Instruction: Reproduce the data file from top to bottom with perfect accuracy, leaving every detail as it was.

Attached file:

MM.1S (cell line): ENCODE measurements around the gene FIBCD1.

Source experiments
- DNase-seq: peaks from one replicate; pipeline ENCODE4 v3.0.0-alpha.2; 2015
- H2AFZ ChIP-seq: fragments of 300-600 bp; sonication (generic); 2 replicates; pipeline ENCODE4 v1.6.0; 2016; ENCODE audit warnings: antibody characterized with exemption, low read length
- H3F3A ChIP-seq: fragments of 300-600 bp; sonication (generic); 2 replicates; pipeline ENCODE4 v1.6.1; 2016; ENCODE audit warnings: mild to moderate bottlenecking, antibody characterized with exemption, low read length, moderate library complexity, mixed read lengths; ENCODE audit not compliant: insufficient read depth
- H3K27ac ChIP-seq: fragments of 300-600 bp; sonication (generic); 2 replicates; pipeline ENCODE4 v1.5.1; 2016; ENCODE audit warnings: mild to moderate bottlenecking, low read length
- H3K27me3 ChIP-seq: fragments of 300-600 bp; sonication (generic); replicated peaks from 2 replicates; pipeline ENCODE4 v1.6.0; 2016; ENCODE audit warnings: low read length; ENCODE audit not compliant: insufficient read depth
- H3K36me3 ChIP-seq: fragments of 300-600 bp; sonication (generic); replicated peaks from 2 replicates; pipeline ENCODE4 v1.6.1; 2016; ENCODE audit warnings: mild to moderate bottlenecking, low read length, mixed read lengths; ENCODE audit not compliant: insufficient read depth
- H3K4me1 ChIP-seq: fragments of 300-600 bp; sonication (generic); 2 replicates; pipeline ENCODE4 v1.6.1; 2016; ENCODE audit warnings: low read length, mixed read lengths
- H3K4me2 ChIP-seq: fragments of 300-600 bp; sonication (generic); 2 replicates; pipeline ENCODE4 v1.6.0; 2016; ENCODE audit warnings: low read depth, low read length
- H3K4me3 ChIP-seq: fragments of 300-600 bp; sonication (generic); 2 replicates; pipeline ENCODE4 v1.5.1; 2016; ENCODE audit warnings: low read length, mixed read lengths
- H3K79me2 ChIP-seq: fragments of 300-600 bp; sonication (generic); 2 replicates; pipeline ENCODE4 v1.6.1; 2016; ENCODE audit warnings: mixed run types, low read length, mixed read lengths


MM.1S (cell line): ENCODE measurements around the gene FIBCD1.

Source experiments
- DNase-seq: peaks from one replicate; pipeline ENCODE4 v3.0.0-alpha.2; 2015
- H2AFZ ChIP-seq: fragments of 300-600 bp; sonication (generic); 2 replicates; pipeline ENCODE4 v1.6.0; 2016; ENCODE audit warnings: antibody characterized with exemption, low read length
- H3F3A ChIP-seq: fragments of 300-600 bp; sonication (generic); 2 replicates; pipeline ENCODE4 v1.6.1; 2016; ENCODE audit warnings: mild to moderate bottlenecking, antibody characterized with exemption, low read length, moderate library complexity, mixed read lengths; ENCODE audit not compliant: insufficient read depth
- H3K27ac ChIP-seq: fragments of 300-600 bp; sonication (generic); 2 replicates; pipeline ENCODE4 v1.5.1; 2016; ENCODE audit warnings: mild to moderate bottlenecking, low read length
- H3K27me3 ChIP-seq: fragments of 300-600 bp; sonication (generic); replicated peaks from 2 replicates; pipeline ENCODE4 v1.6.0; 2016; ENCODE audit warnings: low read length; ENCODE audit not compliant: insufficient read depth
- H3K36me3 ChIP-seq: fragments of 300-600 bp; sonication (generic); replicated peaks from 2 replicates; pipeline ENCODE4 v1.6.1; 2016; ENCODE audit warnings: mild to moderate bottlenecking, low read length, mixed read lengths; ENCODE audit not compliant: insufficient read depth
- H3K4me1 ChIP-seq: fragments of 300-600 bp; sonication (generic); 2 replicates; pipeline ENCODE4 v1.6.1; 2016; ENCODE audit warnings: low read length, mixed read lengths
- H3K4me2 ChIP-seq: fragments of 300-600 bp; sonication (generic); 2 replicates; pipeline ENCODE4 v1.6.0; 2016; ENCODE audit warnings: low read depth, low read length
- H3K4me3 ChIP-seq: fragments of 300-600 bp; sonication (generic); 2 replicates; pipeline ENCODE4 v1.5.1; 2016; ENCODE audit warnings: low read length, mixed read lengths
- H3K79me2 ChIP-seq: fragments of 300-600 bp; sonication (generic); 2 replicates; pipeline ENCODE4 v1.6.1; 2016; ENCODE audit warnings: mixed run types, low read length, mixed read lengths